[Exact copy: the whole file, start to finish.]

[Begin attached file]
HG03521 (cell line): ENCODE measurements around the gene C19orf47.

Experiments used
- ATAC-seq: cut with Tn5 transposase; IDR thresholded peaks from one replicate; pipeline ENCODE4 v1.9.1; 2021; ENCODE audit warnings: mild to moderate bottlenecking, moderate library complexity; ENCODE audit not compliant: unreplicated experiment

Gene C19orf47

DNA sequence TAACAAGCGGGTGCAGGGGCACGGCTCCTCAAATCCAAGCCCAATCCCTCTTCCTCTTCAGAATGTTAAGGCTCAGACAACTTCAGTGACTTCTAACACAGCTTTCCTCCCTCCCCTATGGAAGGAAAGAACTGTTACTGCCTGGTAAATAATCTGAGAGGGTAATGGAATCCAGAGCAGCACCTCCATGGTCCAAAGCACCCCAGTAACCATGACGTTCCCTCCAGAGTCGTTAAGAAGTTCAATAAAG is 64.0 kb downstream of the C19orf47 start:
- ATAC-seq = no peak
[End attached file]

HG03521 (cell line): ENCODE measurements around the gene C19orf47.

Experiments used
- ATAC-seq: cut with Tn5 transposase; IDR thresholded peaks from one replicate; pipeline ENCODE4 v1.9.1; 2021; ENCODE audit warnings: mild to moderate bottlenecking, moderate library complexity; ENCODE audit not compliant: unreplicated experiment

Gene C19orf47

DNA sequence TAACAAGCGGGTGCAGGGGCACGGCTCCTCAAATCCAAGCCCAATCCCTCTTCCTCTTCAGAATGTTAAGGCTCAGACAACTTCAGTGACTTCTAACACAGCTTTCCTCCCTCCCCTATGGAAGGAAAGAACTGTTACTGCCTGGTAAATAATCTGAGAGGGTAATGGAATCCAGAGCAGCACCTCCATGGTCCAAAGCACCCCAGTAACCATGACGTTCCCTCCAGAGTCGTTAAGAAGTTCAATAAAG is 64.0 kb downstream of the C19orf47 start:
- ATAC-seq = no peak